In case you didn’t hear, COMCAST has a bit of a customer service scandal on its hands. Ryan Block, former COMCAST customer, called to cancel his service and received the run-around from an unnamed customer service representative.
The rep repeatedly asked Block why he was cancelling, and despite Block giving myriad reasons for the cancellation, the rep refused to back down. So 10 minutes into the call Block decided to start recording. You can listen to the remaining 8 minutes 14 seconds of the conversation here on NPR, but it basically amounts to a customer service rep refusing to disconnect service and trying to badger the customer into staying.
Clearly this is a terrible example of customer service, but the number of bad reps in the world is astounding. Even worse is the number of social media managers who are ill equipped to handle complaints and are incapable of responding tactfully. It’s almost impossible to see it coming — that is, unless you take these precautions. Here are 3 ways you can avoid the social media equivalent of the COMCAST Service Scandal:
1. Have a plethora of policies in place.
Try saying that 5 times fast. While having rules certainly won’t guarantee that your employees won’t break them, it will make it far less likely that something horrible will happen. Some companies go as far as to write scripts for dealing with common issues. While that doesn’t always work (mainly because people aren’t all that predictable), it can help prepare for the issues that come up the most often.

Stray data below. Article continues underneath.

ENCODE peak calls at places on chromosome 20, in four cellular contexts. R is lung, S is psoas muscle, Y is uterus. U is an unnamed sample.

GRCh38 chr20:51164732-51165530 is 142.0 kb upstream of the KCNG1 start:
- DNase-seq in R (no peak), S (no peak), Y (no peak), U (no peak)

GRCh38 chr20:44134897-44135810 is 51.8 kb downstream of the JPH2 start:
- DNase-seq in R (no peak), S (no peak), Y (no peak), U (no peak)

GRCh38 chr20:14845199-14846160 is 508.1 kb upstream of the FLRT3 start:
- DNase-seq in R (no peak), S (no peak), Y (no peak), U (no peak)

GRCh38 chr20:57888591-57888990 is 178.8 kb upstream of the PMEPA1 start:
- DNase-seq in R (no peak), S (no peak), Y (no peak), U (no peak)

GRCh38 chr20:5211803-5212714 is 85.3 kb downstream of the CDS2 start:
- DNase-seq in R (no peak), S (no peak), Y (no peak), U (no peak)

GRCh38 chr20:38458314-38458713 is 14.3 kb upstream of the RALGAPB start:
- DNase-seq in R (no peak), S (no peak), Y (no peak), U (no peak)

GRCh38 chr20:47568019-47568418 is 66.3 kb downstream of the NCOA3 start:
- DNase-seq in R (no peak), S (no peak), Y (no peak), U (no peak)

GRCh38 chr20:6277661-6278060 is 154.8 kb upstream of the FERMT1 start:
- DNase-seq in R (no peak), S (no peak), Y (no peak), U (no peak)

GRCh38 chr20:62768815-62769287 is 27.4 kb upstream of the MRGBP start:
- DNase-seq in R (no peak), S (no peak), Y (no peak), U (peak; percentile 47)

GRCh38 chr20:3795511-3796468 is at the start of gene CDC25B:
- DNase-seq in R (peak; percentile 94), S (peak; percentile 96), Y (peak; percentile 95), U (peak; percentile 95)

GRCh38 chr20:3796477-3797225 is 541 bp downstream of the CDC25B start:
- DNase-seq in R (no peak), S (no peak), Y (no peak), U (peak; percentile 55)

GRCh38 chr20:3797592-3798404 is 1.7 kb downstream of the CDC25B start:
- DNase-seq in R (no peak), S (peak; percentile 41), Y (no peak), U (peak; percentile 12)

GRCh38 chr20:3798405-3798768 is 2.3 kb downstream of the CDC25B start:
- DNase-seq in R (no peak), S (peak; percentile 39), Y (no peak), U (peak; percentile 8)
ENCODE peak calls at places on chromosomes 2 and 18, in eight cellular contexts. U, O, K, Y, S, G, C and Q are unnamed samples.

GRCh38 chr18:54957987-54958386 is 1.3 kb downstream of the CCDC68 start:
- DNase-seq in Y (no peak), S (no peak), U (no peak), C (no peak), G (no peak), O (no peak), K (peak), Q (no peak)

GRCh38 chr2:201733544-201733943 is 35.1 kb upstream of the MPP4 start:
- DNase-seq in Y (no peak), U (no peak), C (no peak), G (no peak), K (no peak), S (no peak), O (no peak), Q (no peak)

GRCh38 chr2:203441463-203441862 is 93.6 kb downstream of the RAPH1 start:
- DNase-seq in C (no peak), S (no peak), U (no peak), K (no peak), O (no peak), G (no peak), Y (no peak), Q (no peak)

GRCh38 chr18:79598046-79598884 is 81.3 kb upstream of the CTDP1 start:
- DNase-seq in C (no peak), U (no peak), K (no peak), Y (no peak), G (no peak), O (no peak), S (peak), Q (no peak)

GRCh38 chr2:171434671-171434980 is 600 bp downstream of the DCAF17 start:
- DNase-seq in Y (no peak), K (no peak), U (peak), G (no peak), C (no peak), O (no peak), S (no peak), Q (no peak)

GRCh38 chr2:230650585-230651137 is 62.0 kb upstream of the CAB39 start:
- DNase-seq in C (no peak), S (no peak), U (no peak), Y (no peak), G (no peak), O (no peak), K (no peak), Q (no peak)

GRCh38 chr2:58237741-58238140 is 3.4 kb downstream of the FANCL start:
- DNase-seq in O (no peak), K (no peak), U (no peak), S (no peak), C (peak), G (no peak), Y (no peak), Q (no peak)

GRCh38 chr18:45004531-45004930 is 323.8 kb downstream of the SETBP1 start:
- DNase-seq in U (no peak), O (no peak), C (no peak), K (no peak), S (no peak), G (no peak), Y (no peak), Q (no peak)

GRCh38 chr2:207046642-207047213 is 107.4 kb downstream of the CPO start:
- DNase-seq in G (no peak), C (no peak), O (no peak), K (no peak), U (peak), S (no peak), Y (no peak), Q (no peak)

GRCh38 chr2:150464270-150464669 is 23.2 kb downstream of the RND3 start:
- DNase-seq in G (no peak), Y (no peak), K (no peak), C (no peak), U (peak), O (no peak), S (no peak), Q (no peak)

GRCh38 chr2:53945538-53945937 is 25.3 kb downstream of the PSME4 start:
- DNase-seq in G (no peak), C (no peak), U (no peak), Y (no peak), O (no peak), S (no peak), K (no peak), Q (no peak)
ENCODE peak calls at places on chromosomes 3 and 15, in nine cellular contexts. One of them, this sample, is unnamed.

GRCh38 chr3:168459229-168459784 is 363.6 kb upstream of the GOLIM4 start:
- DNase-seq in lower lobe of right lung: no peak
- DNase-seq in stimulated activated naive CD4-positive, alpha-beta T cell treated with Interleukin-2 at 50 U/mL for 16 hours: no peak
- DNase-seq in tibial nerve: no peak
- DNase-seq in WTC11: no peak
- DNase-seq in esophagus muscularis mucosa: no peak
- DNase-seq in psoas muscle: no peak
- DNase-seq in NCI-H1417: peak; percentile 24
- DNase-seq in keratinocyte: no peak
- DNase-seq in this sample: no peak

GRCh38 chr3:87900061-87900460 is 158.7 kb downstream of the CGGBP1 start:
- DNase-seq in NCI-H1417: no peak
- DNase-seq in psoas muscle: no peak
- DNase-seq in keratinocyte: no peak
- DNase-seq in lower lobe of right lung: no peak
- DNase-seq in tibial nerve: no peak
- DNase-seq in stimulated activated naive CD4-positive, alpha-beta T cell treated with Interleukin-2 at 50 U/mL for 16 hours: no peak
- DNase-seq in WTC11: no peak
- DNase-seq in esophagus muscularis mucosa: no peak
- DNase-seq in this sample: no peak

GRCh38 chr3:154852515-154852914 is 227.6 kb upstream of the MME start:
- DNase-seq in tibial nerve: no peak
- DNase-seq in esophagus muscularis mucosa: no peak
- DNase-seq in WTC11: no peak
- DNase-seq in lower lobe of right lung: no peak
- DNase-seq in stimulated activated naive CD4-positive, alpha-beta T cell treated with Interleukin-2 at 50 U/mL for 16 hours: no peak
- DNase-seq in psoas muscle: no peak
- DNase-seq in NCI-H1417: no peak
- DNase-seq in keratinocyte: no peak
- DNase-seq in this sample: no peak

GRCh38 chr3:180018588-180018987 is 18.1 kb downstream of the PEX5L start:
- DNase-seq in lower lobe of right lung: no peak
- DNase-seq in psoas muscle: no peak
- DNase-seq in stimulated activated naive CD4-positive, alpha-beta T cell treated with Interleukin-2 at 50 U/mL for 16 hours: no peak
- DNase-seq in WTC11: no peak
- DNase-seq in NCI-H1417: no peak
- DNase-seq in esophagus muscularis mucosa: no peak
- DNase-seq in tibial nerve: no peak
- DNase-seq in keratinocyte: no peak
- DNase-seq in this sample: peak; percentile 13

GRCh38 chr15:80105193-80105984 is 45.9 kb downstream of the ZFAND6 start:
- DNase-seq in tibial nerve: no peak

By creating robust social media management policies, you can dictate the kind of language and tone your employees are allowed to use. For example, COMCAST could have avoided some of what happened if they had a policy that said, “Unless it directly conflicts with another policy created by COMCAST, do whatever service-related thing the customer asks immediately.” Of course, then you have to create other policies dictating what you don’t have to do, but you’re safer that way.
Legal departments love this stuff. Ask them to help you draw something up, and you’ll be firing on all cylinders in no time. Then, incentivize strict adherence to policy with your social media managers.
2. Have multiple people in charge of your accounts.
The most dangerous situations arise when only one person has access to the social media accounts. This creates a precarious situation that lacks any kind of accountability, and it would be so much easier for an employee to go rogue.
If you have an entire team of people on the job, all attempting to follow policies, one is less likely to go astray.
3. Hire or appoint only the most poised and experienced interpersonal communicators.
The truth is, you can probably tell how someone will do before they start if you know what to look for.
First, look for experience. While social media isn’t that old, it is now an established enough medium to have experts, or people who have successfully managed accounts in the past. Better yet, hire an agency. But still make sure you speak to the person specifically running your account so that you can observe the next trait:
Watch the way they select their words. Do they blurt out whatever comes to mind and then add in corrections and clarifications? Or are they slower to respond but do so with good diction? The latter will be less likely to go off on a customer in an unforeseen way.
Lastly, test them. See if you can put them on the defense for something. If there’s a gap in their resumes, go at it. See if they get flustered or if they respond carefully and pleasantly. Again, the latter would be far more suited to run the customer service side of a social media campaign.
In conclusion, don’t be COMCAST. Make sure your customer service folks on social media are professional by creating policies, establishing accountability, and choosing the right team members.
About the Author: Samantha Gale is a writer and account manager at 60 Second Communications, a full-service marketing agency working with well-known brands around the globe.